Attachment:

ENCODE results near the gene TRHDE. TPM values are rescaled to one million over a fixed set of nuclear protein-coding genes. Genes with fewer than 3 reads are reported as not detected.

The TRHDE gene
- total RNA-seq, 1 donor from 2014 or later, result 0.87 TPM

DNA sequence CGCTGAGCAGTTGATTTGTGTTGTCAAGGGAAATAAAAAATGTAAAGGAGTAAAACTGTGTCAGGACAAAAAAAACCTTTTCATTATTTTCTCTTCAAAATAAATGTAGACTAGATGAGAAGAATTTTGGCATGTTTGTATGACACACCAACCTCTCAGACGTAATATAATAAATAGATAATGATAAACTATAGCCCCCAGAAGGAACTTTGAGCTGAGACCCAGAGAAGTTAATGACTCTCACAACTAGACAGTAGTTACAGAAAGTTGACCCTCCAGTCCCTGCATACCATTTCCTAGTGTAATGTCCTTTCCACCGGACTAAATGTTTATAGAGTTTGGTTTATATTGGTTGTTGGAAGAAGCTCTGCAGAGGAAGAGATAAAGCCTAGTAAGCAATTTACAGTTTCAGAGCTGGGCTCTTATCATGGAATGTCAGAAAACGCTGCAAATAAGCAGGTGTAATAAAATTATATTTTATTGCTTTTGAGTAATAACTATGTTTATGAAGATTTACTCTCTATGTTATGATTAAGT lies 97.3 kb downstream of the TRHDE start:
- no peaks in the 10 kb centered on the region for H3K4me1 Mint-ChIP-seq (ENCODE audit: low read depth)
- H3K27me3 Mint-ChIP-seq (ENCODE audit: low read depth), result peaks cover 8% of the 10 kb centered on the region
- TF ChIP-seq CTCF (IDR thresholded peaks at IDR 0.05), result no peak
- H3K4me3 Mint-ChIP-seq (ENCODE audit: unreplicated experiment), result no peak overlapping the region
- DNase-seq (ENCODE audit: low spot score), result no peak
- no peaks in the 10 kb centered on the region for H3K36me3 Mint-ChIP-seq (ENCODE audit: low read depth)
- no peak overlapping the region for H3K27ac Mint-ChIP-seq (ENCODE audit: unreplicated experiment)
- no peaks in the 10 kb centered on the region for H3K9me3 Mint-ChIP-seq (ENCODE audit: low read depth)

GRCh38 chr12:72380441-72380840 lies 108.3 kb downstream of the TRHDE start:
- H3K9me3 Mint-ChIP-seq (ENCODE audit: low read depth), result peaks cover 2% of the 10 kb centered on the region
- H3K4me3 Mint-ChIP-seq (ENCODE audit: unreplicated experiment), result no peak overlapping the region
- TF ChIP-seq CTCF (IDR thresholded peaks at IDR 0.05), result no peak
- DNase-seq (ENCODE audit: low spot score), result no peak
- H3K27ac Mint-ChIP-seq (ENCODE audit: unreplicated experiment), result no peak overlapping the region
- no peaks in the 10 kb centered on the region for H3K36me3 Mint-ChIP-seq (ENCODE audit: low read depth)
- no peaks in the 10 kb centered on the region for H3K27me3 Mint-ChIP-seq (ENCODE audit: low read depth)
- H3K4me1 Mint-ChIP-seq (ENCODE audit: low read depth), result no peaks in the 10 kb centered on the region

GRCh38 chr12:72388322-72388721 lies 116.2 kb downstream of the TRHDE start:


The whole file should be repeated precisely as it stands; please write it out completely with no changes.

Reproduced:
ENCODE results near the gene TRHDE. TPM values are rescaled to one million over a fixed set of nuclear protein-coding genes. Genes with fewer than 3 reads are reported as not detected.

The TRHDE gene
- total RNA-seq, 1 donor from 2014 or later, result 0.87 TPM

DNA sequence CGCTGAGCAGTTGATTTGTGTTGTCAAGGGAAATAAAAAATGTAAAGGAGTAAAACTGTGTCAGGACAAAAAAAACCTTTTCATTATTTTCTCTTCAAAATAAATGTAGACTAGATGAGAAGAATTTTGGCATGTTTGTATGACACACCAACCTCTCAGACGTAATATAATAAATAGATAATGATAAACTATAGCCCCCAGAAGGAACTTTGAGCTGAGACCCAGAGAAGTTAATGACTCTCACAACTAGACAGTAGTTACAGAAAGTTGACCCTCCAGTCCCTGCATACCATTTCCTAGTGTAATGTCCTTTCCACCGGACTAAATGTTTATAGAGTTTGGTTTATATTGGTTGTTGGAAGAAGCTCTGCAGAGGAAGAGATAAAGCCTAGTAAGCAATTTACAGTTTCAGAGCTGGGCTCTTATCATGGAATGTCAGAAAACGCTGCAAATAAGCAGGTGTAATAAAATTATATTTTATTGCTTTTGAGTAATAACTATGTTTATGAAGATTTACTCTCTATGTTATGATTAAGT lies 97.3 kb downstream of the TRHDE start:
- no peaks in the 10 kb centered on the region for H3K4me1 Mint-ChIP-seq (ENCODE audit: low read depth)
- H3K27me3 Mint-ChIP-seq (ENCODE audit: low read depth), result peaks cover 8% of the 10 kb centered on the region
- TF ChIP-seq CTCF (IDR thresholded peaks at IDR 0.05), result no peak
- H3K4me3 Mint-ChIP-seq (ENCODE audit: unreplicated experiment), result no peak overlapping the region
- DNase-seq (ENCODE audit: low spot score), result no peak
- no peaks in the 10 kb centered on the region for H3K36me3 Mint-ChIP-seq (ENCODE audit: low read depth)
- no peak overlapping the region for H3K27ac Mint-ChIP-seq (ENCODE audit: unreplicated experiment)
- no peaks in the 10 kb centered on the region for H3K9me3 Mint-ChIP-seq (ENCODE audit: low read depth)

GRCh38 chr12:72380441-72380840 lies 108.3 kb downstream of the TRHDE start:
- H3K9me3 Mint-ChIP-seq (ENCODE audit: low read depth), result peaks cover 2% of the 10 kb centered on the region
- H3K4me3 Mint-ChIP-seq (ENCODE audit: unreplicated experiment), result no peak overlapping the region
- TF ChIP-seq CTCF (IDR thresholded peaks at IDR 0.05), result no peak
- DNase-seq (ENCODE audit: low spot score), result no peak
- H3K27ac Mint-ChIP-seq (ENCODE audit: unreplicated experiment), result no peak overlapping the region
- no peaks in the 10 kb centered on the region for H3K36me3 Mint-ChIP-seq (ENCODE audit: low read depth)
- no peaks in the 10 kb centered on the region for H3K27me3 Mint-ChIP-seq (ENCODE audit: low read depth)
- H3K4me1 Mint-ChIP-seq (ENCODE audit: low read depth), result no peaks in the 10 kb centered on the region

GRCh38 chr12:72388322-72388721 lies 116.2 kb downstream of the TRHDE start: